Nutrition research is the underpinning of our programs and outreach. ENC is dedicated to providing accurate and up-to-date information on eggs, nutrition and health. Below is a collection of both ENC-funded research and relevant studies.
To learn more about our competitive research program, click here.
One of the top questions we receive here at the Egg Nutrition Center is whether the nutritional profile of an egg is influenced by the housing conditions of the hen, particularly free-range versus caged. It’s a reasonable question to ask. Free-range hens may forage for bugs and plants, which could conceivably alter the nutritional intake of the hen and hence affect the nutritional content of the egg. It has also been questioned whether certain housing systems affect stress levels of the hens that may in turn, lead to changes in the nutrient content of an egg.
Continue reading “Are free-range eggs more nutritious?”
Featured article in the March, 2018 Issue of Nutrition Research Update; written by Josh D. McDonald, PhD Candidate, Ohio State University
Cardiovascular disease (CVD) continues to be the leading cause of death in the United States (US).1 While numerous risk factors contribute to the progression of CVD, epidemiological evidence demonstrates that postprandial hyperglycemia (PPH), or increases in blood sugar following a meal, are a better predictor of CVD-related mortality compared with fasting blood sugar.2 PPH results in the generation of chemicals that impair blood vessel function to increase CVD risk.3 Dietary modification targeting PPH and/or downstream chemicals are leading strategies to limit PPH-mediated increases in CVD risk.4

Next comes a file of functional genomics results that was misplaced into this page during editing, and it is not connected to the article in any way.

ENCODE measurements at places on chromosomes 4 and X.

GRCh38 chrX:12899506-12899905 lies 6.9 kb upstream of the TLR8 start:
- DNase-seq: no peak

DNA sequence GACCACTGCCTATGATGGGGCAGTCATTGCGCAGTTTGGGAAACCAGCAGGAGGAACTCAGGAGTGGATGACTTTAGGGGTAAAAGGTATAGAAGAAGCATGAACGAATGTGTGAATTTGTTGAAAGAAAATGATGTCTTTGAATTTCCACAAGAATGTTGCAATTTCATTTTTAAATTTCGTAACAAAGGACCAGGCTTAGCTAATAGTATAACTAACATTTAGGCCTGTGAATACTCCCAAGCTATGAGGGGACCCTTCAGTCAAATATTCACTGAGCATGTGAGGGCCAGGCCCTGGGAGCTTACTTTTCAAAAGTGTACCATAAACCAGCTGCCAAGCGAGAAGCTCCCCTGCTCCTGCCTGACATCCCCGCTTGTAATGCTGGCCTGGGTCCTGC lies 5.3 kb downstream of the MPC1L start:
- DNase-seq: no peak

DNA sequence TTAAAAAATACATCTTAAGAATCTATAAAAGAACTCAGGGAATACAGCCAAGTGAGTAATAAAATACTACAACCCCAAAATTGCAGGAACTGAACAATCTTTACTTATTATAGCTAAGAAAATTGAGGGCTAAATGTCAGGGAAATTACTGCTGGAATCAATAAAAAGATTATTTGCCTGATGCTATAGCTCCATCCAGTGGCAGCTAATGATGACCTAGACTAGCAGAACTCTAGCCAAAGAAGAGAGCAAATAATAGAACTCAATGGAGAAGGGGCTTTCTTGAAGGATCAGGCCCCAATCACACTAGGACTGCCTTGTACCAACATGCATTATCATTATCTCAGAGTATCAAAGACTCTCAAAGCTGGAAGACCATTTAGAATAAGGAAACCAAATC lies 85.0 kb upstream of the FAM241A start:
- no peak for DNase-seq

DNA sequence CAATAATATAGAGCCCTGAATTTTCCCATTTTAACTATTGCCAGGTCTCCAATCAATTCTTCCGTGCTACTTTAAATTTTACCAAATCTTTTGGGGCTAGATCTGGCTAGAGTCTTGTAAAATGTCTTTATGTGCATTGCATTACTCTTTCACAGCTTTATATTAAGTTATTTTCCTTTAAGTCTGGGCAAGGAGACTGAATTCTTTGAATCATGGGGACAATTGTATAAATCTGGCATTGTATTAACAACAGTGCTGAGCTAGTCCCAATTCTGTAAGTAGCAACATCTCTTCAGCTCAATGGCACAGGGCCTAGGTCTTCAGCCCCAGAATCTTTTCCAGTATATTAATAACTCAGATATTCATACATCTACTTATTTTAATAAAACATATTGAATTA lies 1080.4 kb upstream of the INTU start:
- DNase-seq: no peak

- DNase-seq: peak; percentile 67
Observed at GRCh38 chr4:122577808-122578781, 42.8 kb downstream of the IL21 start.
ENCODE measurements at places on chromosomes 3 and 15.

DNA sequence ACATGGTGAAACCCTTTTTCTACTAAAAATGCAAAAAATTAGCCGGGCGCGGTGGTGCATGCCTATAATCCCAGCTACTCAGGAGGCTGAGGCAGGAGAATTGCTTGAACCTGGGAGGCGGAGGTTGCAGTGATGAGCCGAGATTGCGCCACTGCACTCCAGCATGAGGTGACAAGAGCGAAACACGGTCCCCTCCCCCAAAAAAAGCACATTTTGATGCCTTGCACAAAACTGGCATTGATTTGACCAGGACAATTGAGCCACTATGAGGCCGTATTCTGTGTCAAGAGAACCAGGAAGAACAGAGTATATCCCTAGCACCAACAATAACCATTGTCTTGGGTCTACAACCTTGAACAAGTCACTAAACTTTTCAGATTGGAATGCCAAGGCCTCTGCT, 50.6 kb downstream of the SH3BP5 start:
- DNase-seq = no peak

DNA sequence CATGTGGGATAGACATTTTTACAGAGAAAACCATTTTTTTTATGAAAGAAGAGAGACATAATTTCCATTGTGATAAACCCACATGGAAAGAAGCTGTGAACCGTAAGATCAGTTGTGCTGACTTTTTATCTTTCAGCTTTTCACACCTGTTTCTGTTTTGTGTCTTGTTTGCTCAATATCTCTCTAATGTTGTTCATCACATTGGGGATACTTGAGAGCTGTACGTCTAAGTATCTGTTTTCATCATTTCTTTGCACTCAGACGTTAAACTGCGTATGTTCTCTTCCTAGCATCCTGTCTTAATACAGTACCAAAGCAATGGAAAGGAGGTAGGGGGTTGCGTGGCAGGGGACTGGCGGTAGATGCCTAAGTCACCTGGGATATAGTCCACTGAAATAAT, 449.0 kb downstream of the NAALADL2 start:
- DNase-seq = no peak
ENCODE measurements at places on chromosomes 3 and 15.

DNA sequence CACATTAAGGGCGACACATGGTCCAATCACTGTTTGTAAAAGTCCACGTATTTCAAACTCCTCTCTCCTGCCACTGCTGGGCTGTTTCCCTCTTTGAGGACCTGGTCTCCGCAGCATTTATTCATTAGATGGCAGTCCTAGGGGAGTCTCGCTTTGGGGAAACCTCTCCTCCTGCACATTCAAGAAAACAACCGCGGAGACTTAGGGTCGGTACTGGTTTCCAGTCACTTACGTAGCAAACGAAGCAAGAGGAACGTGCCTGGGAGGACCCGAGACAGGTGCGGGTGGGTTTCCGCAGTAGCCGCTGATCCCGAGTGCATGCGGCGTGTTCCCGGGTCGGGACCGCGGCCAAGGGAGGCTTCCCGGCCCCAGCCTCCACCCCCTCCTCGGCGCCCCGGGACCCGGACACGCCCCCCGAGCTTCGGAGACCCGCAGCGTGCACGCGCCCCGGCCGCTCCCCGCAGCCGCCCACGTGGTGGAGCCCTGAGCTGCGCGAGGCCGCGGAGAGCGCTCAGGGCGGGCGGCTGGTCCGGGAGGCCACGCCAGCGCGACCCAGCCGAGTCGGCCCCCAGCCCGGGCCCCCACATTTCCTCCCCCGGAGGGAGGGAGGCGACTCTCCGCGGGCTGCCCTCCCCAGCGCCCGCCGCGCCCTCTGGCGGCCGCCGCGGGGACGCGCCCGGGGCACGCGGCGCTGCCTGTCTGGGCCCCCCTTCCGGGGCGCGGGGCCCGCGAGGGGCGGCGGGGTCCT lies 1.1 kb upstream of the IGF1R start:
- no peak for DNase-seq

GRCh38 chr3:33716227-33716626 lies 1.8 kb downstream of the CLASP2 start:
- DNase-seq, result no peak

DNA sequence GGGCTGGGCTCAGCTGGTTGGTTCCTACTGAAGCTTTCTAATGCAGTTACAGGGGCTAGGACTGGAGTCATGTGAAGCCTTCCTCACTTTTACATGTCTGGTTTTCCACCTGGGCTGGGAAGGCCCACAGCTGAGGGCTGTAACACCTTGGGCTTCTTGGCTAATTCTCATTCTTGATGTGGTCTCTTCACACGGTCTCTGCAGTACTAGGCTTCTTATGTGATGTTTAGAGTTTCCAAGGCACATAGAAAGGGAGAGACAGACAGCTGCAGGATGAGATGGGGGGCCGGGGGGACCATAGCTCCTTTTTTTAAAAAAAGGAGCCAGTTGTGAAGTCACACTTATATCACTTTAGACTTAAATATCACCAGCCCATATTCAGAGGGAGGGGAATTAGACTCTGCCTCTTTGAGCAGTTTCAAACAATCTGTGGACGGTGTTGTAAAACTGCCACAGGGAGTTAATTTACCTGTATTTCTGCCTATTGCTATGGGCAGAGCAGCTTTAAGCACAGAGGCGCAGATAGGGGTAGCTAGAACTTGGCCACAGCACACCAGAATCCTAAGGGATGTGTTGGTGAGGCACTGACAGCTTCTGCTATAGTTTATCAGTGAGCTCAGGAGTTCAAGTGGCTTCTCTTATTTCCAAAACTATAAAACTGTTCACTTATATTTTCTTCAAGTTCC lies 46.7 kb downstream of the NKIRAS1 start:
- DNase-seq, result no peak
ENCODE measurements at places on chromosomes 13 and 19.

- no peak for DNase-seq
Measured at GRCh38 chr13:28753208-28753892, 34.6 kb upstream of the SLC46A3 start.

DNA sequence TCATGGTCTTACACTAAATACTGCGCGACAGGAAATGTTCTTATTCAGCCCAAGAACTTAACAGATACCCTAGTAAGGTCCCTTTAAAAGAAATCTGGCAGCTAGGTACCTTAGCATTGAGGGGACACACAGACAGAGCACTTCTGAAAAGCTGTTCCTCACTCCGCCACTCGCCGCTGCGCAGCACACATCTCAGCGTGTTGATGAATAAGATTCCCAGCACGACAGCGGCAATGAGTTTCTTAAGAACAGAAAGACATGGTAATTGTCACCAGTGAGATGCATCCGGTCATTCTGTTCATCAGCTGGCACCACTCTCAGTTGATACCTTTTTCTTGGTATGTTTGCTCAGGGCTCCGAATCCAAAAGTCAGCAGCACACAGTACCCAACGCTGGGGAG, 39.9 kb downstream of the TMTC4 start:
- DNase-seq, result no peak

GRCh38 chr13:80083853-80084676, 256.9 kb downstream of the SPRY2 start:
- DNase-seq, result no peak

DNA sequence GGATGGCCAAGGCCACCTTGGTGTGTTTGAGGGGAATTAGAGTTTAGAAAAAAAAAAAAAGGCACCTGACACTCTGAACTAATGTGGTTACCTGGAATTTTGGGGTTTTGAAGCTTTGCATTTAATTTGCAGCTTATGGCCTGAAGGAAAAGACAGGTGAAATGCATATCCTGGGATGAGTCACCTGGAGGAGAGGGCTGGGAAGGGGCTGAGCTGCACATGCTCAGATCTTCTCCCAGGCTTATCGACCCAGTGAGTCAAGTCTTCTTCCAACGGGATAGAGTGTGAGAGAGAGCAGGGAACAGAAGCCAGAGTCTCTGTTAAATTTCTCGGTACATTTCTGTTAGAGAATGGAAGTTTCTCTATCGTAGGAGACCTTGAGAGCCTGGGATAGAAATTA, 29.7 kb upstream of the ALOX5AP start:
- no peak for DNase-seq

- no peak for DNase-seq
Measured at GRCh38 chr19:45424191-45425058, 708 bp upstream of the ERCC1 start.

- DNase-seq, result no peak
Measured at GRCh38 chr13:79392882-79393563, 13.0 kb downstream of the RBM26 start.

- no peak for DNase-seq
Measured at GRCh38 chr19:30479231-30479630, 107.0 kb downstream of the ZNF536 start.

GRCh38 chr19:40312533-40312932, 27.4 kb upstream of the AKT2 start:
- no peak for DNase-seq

Continue reading “Cardioprotective Activities of Whole Eggs in Prediabetic Adults”
Choline is hot! In 2016, the Food and Drug Administration established a Reference Daily Intake value for choline of 550 mg. Then in June of 2017, the American Medical Association (AMA) House of Delegates recommended the addition of choline to prenatal vitamins because of its essentiality in promoting cognitive development of the offspring. This was followed in August by a study that showed that more than 90% of pregnant women (as well as adults in general) do not consume recommended intakes of choline.
Now the story continues. This month, Dr. Marie Caudill and colleagues at Cornell University published evidence that infants exposed to higher levels of maternal choline (930 mg/day) during the third trimester have improved information processing speed during the first year of life, an indicator of cognition and intelligence. Similar studies have been conducted in rodents and shown that the cognitive effects of maternal exposure to choline last beyond infancy. Whether the same will be observed in humans remains to be determined. But one thing is clear: there’s much to learn about the role of choline in brain development. Hopefully this study will be a catalyst for other scientists to start unraveling the unknowns about this previously underappreciated nutrient.
Reference: Caudill MA, et al. Maternal choline supplementation during the third trimester of pregnancy improves infant information processing speed: a randomized, double-blind, controlled feeding study. FASEB. 2017 E-pub
In nutrition science, individual nutrients are often recognized for their specific roles in physiology. We know that calcium is critical for bone health, choline is important for brain development and a lack of vitamin C will result in scurvy. However, whole foods are complex and contain numerous compounds, often leading to effects that extend beyond the sum of their parts. Continue reading “Whole Eggs for Muscle Growth”
Vitamin D plays a number of critical roles in the body. It is essential for calcium absorption and regulation, bone growth and repair, and neuromuscular and immune function, to name a few. In recent years, new research has favorably linked vitamin D to several diseases and conditions, from cancer to obesity. This continues to be an area of active investigation. Continue reading “Eggs, Vitamin D and Diabetes”